9th Circuit Sets Low Bar on Employer Liability for Employees' Conduct

Poland was with the Customs Service in Denver. Hillberry was his supervisor. Hillberry demonstrated some anti-age animus towards Poland. Poland at some point filed a charge of discrimination. Later, Hillberry requested an administrative review of Poland's management of subordinates. The reviewers found that Poland engaged in unprofessional conduct as a manager. As a result, Poland was demoted to a non-supervisory job and transferred to Vienna Virginia.
Poland accepted the transfer, but retired 3 years before the mandatory retirement age.

Poland sued for, among other things, retaliation and constructive discharge. He said that the administrative review was retaliation for his age discrimination claim. The trial court awarded damages for constructive discharge and retaliation.

The Ninth Circuit reversed on the constructive discharge claim. 2/3 of the judges said that Poland did not establish his working conditions were intolerable merely because he was demoted and transferred. Among other things, the court noted that Poland worked 5 months in Virginia, contradicting his argument the transfer created intolerable conditions.

The really significant part of the case, though, is the Ninth Circuit's stance on liability for actions taken by innocent superiors on the basis of lower level employees' complaints. Hillberry did instigate the investigation into Poland's conduct, true. But the court did not rely on that alone and said that Hillberry's referral alone would not have been enough. Rather, the court focused on the fact that the investigators had access to Hillberry's notes, that Hillberry gave the list of witnesses to the investigators, and that the panel relied on performance reviews that had increased in frequency after Poland filed his first discrimination complaint.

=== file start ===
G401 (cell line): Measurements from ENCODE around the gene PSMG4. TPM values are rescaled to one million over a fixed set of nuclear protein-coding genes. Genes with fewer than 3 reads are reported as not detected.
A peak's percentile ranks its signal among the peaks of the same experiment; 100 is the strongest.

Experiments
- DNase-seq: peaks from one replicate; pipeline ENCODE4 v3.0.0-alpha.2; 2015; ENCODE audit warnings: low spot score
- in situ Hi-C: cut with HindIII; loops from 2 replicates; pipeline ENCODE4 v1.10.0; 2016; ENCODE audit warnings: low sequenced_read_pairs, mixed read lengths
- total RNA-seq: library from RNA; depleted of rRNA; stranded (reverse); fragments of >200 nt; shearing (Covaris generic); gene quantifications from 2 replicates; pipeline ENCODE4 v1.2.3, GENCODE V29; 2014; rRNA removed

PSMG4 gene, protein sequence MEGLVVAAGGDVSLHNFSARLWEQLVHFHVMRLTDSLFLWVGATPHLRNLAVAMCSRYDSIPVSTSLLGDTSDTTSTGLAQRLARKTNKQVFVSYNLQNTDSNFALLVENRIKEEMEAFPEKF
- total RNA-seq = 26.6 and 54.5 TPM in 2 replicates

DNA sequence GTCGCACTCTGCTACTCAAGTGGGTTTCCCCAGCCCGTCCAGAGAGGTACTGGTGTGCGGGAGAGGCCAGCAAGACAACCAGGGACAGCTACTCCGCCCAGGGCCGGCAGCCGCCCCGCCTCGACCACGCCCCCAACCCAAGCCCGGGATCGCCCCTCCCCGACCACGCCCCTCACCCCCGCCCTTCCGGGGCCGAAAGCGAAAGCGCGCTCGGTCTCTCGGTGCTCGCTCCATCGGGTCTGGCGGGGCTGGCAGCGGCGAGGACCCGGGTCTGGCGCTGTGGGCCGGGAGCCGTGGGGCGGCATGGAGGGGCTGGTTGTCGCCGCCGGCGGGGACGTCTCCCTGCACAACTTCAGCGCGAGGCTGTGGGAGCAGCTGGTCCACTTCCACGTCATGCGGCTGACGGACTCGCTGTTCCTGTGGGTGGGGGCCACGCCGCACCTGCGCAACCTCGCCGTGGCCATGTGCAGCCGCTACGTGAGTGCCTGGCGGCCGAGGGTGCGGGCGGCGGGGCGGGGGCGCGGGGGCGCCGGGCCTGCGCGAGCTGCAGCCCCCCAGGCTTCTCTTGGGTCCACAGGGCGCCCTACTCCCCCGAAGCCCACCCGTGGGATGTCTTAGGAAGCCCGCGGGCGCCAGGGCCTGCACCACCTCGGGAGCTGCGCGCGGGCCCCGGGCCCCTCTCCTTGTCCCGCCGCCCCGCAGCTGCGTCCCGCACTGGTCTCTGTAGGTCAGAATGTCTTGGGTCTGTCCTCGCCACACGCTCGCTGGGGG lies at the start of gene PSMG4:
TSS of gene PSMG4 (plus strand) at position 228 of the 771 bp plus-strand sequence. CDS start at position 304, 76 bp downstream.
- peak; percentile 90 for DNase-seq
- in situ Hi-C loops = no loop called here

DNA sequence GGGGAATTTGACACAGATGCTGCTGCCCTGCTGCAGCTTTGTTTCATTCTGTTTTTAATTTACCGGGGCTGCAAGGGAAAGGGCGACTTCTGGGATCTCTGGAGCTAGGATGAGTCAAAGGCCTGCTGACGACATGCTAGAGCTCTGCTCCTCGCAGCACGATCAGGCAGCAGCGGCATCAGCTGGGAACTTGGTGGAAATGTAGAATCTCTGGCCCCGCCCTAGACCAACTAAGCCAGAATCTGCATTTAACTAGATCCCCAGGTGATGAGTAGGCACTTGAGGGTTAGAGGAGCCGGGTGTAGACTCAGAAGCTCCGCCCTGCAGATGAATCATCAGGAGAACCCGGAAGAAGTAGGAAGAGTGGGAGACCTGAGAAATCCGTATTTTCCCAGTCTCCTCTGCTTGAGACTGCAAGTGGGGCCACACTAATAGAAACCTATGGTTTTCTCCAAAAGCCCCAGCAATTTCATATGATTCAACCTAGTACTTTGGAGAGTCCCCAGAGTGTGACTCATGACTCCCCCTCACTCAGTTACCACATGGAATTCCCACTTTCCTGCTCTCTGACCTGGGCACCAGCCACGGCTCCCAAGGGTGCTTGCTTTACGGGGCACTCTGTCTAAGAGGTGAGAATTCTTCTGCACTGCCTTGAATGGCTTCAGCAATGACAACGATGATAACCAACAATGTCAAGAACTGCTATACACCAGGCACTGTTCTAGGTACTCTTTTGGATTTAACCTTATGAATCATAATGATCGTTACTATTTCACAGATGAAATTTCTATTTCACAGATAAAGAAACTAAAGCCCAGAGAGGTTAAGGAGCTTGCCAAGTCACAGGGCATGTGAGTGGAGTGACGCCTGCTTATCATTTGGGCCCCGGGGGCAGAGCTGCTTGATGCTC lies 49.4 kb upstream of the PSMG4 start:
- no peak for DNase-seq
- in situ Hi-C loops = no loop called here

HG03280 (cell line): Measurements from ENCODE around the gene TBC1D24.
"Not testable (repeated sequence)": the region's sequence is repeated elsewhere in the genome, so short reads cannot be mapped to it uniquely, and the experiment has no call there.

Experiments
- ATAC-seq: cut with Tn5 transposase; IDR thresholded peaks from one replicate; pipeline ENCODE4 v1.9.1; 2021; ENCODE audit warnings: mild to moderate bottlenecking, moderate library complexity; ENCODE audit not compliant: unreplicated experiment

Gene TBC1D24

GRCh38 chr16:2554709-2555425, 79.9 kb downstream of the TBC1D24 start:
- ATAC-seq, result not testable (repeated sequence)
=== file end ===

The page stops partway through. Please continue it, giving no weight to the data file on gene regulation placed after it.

In upholding Poland's claim, the court announced the rule for holding employers liable for negative, non-discriminatory actions taken on the basis of an employee's complaint that is tainted by bias:

We hold that if a subordinate, in response to a plaintiff’s protected activity, sets in motion a proceeding by an independent decisionmaker that leads to an adverse employment action, the subordinate’s bias is imputed to the employer if the plaintiff can prove that the allegedly independent adverse employment decision was not actually independent because the biased subordinate influenced or was involved in the decision or decisionmaking process.

The court added that if the investigation is "entirely independent" of the subordinate's influence, the animus of the retaliating employee is not imputed to the employer.

So, if an employee engages in protected activity by complaining against a manager, that manager cannot be the impetus for negative treatment against the complaining employee, unless an "entirely independent" investigation finds the negative treatment is justified. Otherwise, the odds of a retaliation finding are very high.

The case is Poland v. Chertoff. Opinion is here.